Now the odds-on favorite to win the Heisman Trophy, Hendon Hooker has become inevitable as an early-round 2023 NFL Draft prospect. Thus far, he’s completed 156 of 219 passes (71.2%) for 2,338 yards, 21 touchdowns, and just one interception in 2022, while also adding 338 yards and four touchdowns on the ground.
The age has long been a concern with Hooker, who’ll be a 25-year-old rookie. But juxtaposing him with Levis, who’s just one year younger, the traits and effectiveness take center stage. At this point, in that context, Hooker is the more appealing prospect.
Hooker has starter-level arm strength and elasticity, to go along with great overall athleticism for his 6’4″, 218-pound frame. What’s most exciting isn’t his straight-line speed, but instead his quick-twitch in the pocket, to sidestep rushers and keep plays alive.
Beyond the raw traits, however, Hooker is also incredibly composed and efficient — not risk-averse, but operating on a healthy, delicate boundary that maximizes the risk-reward curve. His mechanics and accuracy have visibly improved as well, and his prolific success at Tennessee is proof that NFL teams can build the same kind of aerial attack with him at the helm.
2) Bryce Young, Alabama
He’s listed as QB2 here, but Bryce Young might as well be QB1b. It’s that close between C.J. Stroud and Young — always has been. And the 2022 season hasn’t done anything to change that.
If anything, the 2022 campaign has made arguments for Young even more compelling. The defending Heisman winner has maintained his rare efficiency from 2021, and in a year where Alabama isn’t quite as unbeatable, he’s the biggest reason they’re still competitive.
Young’s size will continue to be a sticking point — and it’s a notable risk on his report. Young’s height isn’t the issue, but rather his weight. He’s well under 200 pounds, and it’s reasonable to question how his durability projects in the NFL. But not mincing words — Young is a near-generational creator in off-script situations.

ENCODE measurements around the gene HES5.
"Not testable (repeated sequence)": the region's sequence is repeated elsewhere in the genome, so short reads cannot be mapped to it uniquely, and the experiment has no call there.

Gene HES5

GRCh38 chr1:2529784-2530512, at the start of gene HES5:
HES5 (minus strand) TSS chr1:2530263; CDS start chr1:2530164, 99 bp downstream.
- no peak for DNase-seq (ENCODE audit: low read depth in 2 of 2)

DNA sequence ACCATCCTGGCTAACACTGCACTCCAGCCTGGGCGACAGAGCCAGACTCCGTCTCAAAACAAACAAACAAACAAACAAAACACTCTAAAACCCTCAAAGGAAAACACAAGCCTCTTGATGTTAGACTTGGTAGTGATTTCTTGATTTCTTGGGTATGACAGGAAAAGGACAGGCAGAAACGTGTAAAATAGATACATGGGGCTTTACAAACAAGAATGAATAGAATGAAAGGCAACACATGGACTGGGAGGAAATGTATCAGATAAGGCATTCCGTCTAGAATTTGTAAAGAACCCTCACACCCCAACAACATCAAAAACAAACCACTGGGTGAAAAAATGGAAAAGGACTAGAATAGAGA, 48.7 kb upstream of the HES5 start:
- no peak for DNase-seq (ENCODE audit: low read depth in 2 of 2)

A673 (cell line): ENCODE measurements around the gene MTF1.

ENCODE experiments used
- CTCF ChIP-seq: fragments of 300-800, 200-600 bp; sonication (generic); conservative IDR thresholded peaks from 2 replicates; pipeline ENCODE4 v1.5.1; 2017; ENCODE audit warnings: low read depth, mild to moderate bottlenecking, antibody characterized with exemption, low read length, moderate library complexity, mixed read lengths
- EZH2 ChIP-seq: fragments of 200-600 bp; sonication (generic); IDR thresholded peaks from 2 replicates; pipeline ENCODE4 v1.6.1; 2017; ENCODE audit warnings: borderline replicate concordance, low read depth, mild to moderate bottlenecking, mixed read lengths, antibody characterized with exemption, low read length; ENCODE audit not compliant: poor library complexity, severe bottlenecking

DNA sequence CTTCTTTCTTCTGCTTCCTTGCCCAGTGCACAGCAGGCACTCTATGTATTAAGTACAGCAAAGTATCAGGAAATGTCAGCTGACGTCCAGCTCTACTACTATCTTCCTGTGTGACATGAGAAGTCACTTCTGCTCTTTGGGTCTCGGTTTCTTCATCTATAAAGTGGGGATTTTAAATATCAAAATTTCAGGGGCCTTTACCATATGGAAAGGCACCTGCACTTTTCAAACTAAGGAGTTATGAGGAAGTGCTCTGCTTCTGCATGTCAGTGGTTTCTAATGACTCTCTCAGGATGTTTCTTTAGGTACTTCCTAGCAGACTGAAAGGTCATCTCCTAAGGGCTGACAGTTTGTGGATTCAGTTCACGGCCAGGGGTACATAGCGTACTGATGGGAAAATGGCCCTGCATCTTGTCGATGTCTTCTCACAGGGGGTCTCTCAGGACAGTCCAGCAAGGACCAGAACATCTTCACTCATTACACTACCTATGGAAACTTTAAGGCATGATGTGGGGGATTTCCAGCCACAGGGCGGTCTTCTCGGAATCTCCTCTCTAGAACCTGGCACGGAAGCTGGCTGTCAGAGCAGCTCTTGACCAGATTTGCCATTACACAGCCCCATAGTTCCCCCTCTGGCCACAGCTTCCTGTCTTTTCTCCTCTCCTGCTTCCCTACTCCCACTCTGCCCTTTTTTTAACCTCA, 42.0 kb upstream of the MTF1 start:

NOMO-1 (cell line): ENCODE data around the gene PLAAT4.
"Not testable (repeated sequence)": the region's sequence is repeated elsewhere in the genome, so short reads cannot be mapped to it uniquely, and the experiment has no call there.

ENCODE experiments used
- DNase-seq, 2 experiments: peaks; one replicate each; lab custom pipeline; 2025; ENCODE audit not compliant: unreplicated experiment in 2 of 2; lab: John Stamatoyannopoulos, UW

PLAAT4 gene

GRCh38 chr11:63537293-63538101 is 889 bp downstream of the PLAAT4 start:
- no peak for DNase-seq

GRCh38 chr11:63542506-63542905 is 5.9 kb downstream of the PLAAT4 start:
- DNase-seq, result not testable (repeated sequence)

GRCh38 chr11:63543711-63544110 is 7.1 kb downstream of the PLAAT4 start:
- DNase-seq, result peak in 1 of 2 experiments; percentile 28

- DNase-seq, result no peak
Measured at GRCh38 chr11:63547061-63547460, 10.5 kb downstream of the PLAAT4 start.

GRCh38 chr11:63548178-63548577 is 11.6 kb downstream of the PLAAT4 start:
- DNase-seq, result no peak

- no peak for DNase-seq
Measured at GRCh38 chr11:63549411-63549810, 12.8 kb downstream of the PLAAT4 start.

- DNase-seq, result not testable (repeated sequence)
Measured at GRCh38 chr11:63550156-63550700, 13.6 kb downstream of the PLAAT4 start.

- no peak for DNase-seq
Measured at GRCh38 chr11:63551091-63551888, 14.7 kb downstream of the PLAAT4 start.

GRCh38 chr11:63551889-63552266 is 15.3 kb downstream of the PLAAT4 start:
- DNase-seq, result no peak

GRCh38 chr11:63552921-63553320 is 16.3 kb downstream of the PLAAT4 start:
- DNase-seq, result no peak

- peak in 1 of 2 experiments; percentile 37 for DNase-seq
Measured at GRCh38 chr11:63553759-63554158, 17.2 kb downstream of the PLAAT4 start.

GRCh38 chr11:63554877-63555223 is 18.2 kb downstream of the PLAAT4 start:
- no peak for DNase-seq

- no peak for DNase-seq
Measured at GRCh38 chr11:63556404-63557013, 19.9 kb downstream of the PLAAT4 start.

He’s absolutely a rushing threat with his quick-twitch athleticism, but his instincts as a passer are extraordinary — manipulating space in the pocket, processing windows, and staying unnaturally cool and collected amidst adversity. Size simply isn’t a reason to turn this kind of talent down.
1) C.J. Stroud, Ohio State
If anyone tells you, “this guy is QB1 and it’s not close”, they’re wrong. In either case — for C.J. Stroud or for Young — hyperbolic language does a disservice to the other player. There’s a case to be made for both prospects. But as it stands here at PFN, the case remains slightly stronger for Stroud as the best QB prospect in the 2023 NFL Draft.
Young’s elite creation capacity is perhaps his biggest asset in the debate against Stroud. But Stroud is a good athlete in his own right, who more struggles with comfort off-script than mobility. And when you look at the operational components — the nuts and bolts of playing QB in the pocket and maximizing opportunities — Stroud passes the test with flying colors.
Stroud has the arm strength and talent to generate velocity and layer throws. Let’s start there. But he’s also unnaturally advanced for his age with his eye discipline, active manipulation, and processing of tight windows.
When he’s at his best, he’s absolutely surgical with his combination of pocket poise and navigation, field vision, and pinpoint accuracy. Every NFL offense is a mix of parts, and Stroud is the kind of QB who can put those parts together and engineer an elite scoring unit.
- Clayton Tune, Houston
- Michael Penix Jr., Washingon
- Cameron Rising, Utah
- Tyler Van Dyke, Miami (FL)
- DJ Uiagalelei, Clemson
- Aidan O’Connell, Purdue
- Sam Hartman, Wake Forest
- Devin Leary, NC State
- Spencer Sanders, Oklahoma State
- Darren Grainger, Georgia State